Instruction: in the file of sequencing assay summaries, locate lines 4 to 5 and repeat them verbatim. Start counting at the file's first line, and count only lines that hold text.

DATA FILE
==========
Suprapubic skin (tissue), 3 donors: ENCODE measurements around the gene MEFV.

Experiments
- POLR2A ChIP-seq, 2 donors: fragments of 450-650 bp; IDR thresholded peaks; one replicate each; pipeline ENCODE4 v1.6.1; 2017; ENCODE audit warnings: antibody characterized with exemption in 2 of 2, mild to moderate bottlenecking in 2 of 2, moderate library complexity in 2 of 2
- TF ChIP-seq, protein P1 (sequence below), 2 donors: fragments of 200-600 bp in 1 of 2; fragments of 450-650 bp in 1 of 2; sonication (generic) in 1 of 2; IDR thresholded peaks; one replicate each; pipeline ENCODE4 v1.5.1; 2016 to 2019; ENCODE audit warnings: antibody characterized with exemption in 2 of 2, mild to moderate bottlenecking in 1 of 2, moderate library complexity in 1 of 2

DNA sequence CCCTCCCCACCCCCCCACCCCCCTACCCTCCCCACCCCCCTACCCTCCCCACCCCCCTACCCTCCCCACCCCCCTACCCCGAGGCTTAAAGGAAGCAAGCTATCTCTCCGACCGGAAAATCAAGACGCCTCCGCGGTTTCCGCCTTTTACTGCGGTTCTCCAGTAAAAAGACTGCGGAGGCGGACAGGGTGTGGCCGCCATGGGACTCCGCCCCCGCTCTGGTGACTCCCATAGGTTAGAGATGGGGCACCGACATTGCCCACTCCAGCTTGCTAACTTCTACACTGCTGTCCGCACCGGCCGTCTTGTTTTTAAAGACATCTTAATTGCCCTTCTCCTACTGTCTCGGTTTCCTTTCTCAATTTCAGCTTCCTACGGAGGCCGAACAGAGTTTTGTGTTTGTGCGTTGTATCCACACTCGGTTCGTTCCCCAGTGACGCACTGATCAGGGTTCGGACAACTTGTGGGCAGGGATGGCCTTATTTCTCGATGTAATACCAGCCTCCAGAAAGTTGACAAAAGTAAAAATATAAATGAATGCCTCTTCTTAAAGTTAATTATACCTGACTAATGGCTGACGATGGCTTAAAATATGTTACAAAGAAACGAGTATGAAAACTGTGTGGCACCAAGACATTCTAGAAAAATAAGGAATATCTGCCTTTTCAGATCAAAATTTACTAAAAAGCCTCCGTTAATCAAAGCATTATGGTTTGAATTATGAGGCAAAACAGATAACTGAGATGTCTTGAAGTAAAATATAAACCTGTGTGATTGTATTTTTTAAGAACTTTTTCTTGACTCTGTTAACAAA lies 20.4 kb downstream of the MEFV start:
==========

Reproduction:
- TF ChIP-seq, protein P1 (sequence below), 2 donors: fragments of 200-600 bp in 1 of 2; fragments of 450-650 bp in 1 of 2; sonication (generic) in 1 of 2; IDR thresholded peaks; one replicate each; pipeline ENCODE4 v1.5.1; 2016 to 2019; ENCODE audit warnings: antibody characterized with exemption in 2 of 2, mild to moderate bottlenecking in 1 of 2, moderate library complexity in 1 of 2

DNA sequence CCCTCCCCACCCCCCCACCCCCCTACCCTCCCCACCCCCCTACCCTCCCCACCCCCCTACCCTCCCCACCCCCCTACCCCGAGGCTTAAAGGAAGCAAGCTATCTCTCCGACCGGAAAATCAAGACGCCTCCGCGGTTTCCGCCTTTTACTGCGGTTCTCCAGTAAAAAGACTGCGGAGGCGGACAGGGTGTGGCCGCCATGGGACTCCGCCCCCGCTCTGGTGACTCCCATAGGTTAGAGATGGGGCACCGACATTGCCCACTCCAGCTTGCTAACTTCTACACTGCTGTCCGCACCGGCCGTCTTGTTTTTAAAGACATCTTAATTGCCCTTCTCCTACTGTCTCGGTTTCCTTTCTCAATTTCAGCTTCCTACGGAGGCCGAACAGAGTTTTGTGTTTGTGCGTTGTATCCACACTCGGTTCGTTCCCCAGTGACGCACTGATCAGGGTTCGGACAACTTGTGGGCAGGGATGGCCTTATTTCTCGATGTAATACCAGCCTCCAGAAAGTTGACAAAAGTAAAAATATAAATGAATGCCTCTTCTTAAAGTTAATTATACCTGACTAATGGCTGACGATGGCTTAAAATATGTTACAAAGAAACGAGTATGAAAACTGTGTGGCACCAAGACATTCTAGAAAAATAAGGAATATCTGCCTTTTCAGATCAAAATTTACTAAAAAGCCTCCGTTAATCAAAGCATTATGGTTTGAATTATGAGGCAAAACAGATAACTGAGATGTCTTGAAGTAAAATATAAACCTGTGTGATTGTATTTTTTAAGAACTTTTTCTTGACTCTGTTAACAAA lies 20.4 kb downstream of the MEFV start: